NewCo CEO Nikki Doucet says her organisation is exploring “all possible options” in negotiating a new broadcast deal for the Women’s Super League and Championship as the top two tiers of English women’s football prepare to operate under an independent entity.
From next season, the leagues will be run under club-owned structure NewCo, with the FA also having what the organisation’s chief revealed will be a “special” share similar to its agreement with the Premier League.
An independent review of the women’s game led by former England international Karen Carney, recommended women’s football establish its own dedicated broadcast slot, suggesting the “obvious gap” would be 3pm on Saturday, which would require an exemption from or amendment to the historic blackout restrictions.
Asked about the likelihood of that happening, Doucet, speaking at Wembley Stadium, said: “I think the barrier is Article 48 (of the UEFA statutes), which encompasses all of football, and that’s how everything is governed in this market at the moment. We’re exploring.
“The Karen Carney review said women’s football needs to figure out its own point of view. So we’re exploring what that looks like. We’re trying to explore every possible opportunity and figure out what the market’s willing to do. We’re looking at every possibility and trying to understand that we’re part of a whole football eco-system.”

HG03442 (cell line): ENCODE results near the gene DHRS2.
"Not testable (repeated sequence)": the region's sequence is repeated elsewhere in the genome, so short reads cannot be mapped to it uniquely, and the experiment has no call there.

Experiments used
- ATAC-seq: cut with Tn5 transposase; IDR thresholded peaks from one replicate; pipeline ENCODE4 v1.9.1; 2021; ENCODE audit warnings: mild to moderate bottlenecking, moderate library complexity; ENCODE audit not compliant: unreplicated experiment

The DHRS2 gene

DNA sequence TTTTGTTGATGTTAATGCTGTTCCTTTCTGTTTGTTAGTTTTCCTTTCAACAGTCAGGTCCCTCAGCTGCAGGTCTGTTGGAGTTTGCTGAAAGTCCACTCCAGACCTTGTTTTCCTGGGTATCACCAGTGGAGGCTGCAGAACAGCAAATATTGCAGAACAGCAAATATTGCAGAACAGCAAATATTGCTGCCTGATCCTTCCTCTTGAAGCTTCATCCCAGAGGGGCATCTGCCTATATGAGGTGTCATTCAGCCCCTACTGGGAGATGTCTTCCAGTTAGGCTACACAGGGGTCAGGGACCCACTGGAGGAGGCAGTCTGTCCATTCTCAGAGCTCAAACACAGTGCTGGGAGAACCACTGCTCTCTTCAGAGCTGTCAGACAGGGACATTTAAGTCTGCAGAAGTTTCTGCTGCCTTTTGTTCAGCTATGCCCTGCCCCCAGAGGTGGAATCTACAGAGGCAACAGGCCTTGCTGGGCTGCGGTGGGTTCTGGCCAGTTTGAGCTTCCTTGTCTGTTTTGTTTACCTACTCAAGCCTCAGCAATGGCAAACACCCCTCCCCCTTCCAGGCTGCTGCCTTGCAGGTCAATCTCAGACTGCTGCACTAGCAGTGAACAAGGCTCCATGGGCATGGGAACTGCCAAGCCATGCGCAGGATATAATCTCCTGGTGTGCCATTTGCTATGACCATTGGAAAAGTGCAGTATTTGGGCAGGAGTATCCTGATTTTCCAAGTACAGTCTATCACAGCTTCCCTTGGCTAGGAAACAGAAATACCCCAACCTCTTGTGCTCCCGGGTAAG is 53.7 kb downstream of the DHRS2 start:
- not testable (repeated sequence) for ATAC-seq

In 2021, the FA brokered a three-year deal with Sky and the BBC understood to be worth £24million but the women’s game has since experienced exponential audience and commercial growth, particularly following England’s Euro 2022 victory.
Doucet, appointed to lead NewCo in November after serving as a consultant on the transition, was previously general manager of Nike Women UK & Ireland and also worked with Citigroup Global Markets.
There were calls from some, including Chelsea boss Emma Hayes, to consider a closed league but Doucet confirmed NewCo would remain committed to a promotion-and-relegation structure, while the Continental Tyres League Cup will also remain next season.
Doucet could not provide details about the organisation’s governance structure or board make-up but believes the takeover will be transformational for the women’s game.
While Carney has suggested women’s football has the potential to become a £1 billion industry, Doucet said she doesn’t want to “put numbers out there”, wondering aloud why, with the right foundations and strategies in place, “couldn’t it be bigger?”
“I fundamentally see this as a start-up with 100 years of men’s football history. There are obviously challenges but also opportunities.
“When you look at the stats of the growth of the audience, the growth of our social media, whatever growth metric you look at, if you look at that in isolation without the judgement or direct comparison to men’s football, you look at those stats and you’d be like…’this is a high-growth tech start-up’.
“Women’s sport, however long you go back, has been underfunded. It’s been treated like a charity and expected charity returns. Now you’re starting to see professional management coming in with real investment and strategies against it, you’re starting to see examples around the world where it’s a viable thing.”